Joseph Hibbs, Executive Director of Student Life and Campus Services, discussed how the ongoing process went and how his department found the right person for the position. “The process was good and now done,” stated Hibbs. “The process moved very quickly since the summer and interviews started in September. The person was hired in October with over 100 applicants for this job position.”
Hibbs also described how the process took place and how everything was developed in a professional and timely manner to get this done by the middle of the fall semester: “We developed a time frame that would get us to the October board meeting. We did advertisements for the job, reviewed applicants applying for the position, and conducted swift interviews.”
The assistant athletic director has many jobs and duties to be taken care of during every semester. “The responsibility for the Student Life Programming like Fall Fest, healthcare, and recreation sports like trips,” said Hibbs.
Hibbs also discussed other duties of the assistant athletic director, “like scheduling events for teams, eligibility, and monitor student athletes.” The assistant athletic director also helps out the Director of Student Life, Kellie Slade.

Parking Problems for Students with Disabilities

by DIANA RUSSELL

Staff Writer

Handicapped parking on campus is often a problem for students who have a physical disability. In a random survey on campus, students reported that parking was difficult if they did not arrive early for classes.  This was especially true near the Academic and Fine and Performing Arts buildings.

Wayne King, Director of the Success Center, was not available for comment. Dr. Sandra Vaden, Director of Planning and Research, provided these statistics.

“In the fall 2009, 159 students identified themselves as disabled.” Disabled is identified as having a hearing, speech, visual, orthopedic or other health impairment or a learning disability, Vaden reported.

It should be noted that not all students who have a physical impairment use handicapped parking.  Some rely on family members to drive them and others use the public transportation system.

Superintendent of Facilities and Grounds, Anthony Abriola, reported that the college is ADA compliant.

“The code requires that the college provide a total of 24 accessible parking spaces.  The college has a total of 51 spaces, and 34 are van accessible which is 25 more than required by code.”

While handicapped parking spots appear to be adequate, they are not always located in areas that are convenient for students.

“I don’t mind walking,” said Roy, a freshmen who depends on two arm crutches to get around.  “It becomes a problem when the weather is bad.  Then I worry about slipping.”

Roy takes two classes in the Academic Building.  There are only four handicapped parking places next to this building.  There are six spaces adjacent to the FPAC. Lots A-E and I-K have two to four handicapped parking areas in the front of each lot, and there are five  one hour spots outside the Enrollment Center.  Another ten spaces are reserved behind the Paul Navone Healthcare Education Center. None are located in lots G or H, and lot F is gated.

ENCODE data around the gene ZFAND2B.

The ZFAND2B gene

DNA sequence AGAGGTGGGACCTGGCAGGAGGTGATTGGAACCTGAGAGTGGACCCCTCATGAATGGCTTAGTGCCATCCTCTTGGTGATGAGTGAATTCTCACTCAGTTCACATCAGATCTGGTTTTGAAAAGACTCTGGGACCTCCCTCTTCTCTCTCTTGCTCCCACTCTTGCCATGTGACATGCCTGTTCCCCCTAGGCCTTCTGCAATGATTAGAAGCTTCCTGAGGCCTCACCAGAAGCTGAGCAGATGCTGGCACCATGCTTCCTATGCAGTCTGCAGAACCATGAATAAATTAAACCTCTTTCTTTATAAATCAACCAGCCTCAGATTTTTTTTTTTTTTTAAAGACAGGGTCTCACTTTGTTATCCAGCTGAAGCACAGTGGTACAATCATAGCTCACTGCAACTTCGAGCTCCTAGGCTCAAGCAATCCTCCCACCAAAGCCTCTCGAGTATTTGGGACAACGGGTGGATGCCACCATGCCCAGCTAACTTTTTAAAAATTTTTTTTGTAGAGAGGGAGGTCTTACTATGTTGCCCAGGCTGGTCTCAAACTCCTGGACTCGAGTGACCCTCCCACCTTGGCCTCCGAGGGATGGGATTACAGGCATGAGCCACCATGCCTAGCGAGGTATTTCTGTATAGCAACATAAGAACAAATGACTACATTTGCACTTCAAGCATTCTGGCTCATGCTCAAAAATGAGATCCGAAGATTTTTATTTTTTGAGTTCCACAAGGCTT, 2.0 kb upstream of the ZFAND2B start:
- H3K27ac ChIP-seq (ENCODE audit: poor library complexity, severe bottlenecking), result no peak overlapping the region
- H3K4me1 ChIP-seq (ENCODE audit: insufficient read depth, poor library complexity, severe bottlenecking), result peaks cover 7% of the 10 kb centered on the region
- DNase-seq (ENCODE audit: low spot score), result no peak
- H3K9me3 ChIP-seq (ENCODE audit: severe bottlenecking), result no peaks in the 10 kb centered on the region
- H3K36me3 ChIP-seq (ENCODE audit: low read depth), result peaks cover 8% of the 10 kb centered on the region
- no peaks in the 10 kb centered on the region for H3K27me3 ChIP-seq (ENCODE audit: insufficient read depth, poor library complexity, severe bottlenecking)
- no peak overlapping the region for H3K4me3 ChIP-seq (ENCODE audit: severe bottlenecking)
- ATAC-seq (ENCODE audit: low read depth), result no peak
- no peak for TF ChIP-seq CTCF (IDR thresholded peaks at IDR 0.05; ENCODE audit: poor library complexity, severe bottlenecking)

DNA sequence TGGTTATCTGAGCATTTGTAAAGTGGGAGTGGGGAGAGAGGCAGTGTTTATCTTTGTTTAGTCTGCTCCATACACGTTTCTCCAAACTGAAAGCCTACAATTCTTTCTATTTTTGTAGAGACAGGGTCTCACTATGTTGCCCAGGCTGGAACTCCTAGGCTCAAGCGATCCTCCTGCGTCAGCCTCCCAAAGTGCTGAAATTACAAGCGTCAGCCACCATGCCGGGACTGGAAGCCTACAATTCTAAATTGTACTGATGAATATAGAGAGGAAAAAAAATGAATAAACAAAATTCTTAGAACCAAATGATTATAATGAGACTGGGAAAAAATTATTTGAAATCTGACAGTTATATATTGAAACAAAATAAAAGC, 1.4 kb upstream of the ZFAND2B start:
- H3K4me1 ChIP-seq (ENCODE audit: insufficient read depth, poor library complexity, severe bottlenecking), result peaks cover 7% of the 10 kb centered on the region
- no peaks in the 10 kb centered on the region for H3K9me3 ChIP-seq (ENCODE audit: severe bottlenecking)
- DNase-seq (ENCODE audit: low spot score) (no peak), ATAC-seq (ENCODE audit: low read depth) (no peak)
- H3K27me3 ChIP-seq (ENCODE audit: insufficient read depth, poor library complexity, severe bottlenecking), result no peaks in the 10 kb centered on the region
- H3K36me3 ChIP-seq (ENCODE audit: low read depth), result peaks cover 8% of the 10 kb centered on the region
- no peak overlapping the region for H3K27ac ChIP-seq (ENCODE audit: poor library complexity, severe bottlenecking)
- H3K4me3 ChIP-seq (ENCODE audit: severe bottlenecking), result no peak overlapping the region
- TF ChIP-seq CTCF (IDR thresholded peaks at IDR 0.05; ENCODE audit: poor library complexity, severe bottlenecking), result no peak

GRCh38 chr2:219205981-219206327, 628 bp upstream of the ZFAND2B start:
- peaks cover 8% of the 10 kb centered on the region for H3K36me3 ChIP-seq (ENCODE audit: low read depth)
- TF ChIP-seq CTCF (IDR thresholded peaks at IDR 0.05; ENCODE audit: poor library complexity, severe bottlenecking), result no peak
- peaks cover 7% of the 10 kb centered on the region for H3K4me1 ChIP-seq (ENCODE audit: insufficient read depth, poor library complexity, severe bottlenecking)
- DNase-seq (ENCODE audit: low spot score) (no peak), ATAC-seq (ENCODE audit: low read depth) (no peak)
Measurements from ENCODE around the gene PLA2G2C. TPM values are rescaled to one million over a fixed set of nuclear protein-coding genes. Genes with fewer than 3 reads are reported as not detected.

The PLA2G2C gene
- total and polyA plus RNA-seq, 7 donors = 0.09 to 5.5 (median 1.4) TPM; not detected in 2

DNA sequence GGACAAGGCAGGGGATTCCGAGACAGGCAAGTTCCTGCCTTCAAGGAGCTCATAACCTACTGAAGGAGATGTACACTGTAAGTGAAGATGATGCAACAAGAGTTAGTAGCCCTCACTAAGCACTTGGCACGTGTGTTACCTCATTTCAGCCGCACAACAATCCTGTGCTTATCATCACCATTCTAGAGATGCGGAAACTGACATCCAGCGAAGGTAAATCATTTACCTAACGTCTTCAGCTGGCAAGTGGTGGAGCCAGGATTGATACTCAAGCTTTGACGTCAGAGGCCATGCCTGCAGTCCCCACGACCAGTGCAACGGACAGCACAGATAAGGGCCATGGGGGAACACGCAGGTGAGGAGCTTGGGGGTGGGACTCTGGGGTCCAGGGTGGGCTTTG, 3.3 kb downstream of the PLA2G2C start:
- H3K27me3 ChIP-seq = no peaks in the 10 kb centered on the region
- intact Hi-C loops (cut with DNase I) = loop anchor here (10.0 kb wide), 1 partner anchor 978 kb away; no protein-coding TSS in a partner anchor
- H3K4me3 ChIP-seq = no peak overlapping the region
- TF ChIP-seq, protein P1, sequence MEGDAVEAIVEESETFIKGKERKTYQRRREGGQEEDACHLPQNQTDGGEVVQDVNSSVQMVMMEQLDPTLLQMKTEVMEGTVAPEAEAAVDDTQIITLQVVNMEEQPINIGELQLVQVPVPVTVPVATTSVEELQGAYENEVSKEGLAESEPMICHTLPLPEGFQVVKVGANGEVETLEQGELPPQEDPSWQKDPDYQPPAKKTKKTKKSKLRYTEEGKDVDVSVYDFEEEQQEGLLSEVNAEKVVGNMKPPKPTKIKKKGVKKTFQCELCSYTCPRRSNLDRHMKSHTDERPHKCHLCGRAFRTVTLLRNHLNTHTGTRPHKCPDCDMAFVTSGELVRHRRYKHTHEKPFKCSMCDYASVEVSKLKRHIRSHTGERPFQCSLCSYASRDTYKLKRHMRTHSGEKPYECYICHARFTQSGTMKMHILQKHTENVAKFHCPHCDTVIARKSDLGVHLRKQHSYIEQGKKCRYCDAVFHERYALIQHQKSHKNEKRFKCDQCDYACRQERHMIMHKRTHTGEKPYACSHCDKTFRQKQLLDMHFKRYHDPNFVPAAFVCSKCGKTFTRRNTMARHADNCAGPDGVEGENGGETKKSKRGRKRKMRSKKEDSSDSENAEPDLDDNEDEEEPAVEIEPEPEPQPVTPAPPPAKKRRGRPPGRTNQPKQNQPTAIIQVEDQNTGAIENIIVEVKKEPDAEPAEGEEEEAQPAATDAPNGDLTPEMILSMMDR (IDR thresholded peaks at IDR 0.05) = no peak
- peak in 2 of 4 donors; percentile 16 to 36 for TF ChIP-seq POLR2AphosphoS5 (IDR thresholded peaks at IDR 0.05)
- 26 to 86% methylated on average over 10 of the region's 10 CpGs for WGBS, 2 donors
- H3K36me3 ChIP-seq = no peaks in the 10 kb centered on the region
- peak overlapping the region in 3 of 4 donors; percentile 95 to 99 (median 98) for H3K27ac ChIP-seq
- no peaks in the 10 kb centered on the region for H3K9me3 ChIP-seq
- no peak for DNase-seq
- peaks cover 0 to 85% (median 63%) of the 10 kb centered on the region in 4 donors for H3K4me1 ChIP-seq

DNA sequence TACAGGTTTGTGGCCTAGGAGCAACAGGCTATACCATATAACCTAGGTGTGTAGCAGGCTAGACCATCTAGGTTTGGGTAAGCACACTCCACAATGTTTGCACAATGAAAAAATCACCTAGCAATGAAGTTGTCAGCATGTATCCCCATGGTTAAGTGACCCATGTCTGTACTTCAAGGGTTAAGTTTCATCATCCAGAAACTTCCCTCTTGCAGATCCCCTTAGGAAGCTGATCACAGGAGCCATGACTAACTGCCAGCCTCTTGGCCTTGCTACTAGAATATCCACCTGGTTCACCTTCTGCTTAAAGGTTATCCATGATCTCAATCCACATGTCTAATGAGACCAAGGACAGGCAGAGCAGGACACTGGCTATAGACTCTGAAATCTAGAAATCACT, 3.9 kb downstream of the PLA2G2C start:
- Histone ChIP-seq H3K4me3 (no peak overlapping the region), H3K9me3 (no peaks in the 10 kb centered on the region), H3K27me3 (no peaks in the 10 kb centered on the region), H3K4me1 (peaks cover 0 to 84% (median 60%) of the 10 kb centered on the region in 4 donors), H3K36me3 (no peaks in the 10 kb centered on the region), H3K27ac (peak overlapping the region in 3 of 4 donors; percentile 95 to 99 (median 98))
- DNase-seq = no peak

Abriola admits that parking can be tight on days where special events are taking place at the college.

Another student, Amy, does not have a problem finding a spot but it is often on the opposite side of campus from her classes.  Because she has Rheumatoid Arthritis, it is difficult for her to walk a distance.  She recently underwent hip surgery and relied on a wheelchair and crutches to navigate the campus.

Philip Cecola, Director of Safety and Security, advised, “If a student needs an escort, they can contact security. If the timing is right and a buggy is available, we will help a student out even in a temporary situation like being on crutches for a few weeks.”

What angered students who need accessible parking is the lack of consideration from others who use these spots for their own convenience.

Several anonymous students confirmed parking in handicapped spots when the weather was bad or they were late for class.

It angers Amy when she sees students using handicapped parking spots as a pickup or drop off spot.

“I’ve asked them to move.”

Margaret, who is disabled due to a back problem, has parked illegally because she could not find a handicapped parking spot next to the Academic Building. She received a ticket from campus security.

“I’m spitting mad,” she said. “There were three cars without handicapped stickers in the spots I needed.  They did not get tickets.”

The Vineland Police Department regularly patrols the campus.  If a vehicle does not have a handicapped license plate or placard, the parking fine is $250 for the first offense and another $250 for the second offense along with 90 days of community service. Vehicles are also subject to towing.

Class Cancellation Options

by BETHANY ASKINS

Staff Writer

On a daily basis, students’ classes are cancelled without notice. Students said that when a class is cancelled they either love it, hate it, or have mixed feelings about it. Some students are happy when a class is cancelled because it gives them extra time to do what they did not get done the day before, or they can just relax. Other students are upset because they feel as if they are not getting the full class experience they paid for.

Most students questioned agreed that they loved when a class was cancelled, but those same students also agreed that a notification system warning them that class had been cancelled would be helpful.  Instead of posting a notice on the door, a telephone call, email, or text message sent to students would save money, gas, and time.

Alyssa Gradel said, “I love when class is cancelled although we should have an email sent to us prior to cancellations. I don’t want to waste my gas going all the way to class when I could be sleeping!”

Teachers  and  students felt that class cancellations were not beneficial because the teachers get behind schedule, and the students are not getting everything they paid for. A cancellation here or there may not hurt a student, but for some it is crucial that they get the full class experience. Rich Whilden commented on his class cancellations.

“I like when class is cancelled, but in the end, it does not benefit me because that’s one less day I have to learn.”

Students felt that Cumberland County College could improve the class cancellation system by sending out a prerecorded message to all students affected by the cancellation. This would be a tremendous help as well as a cost saving measure.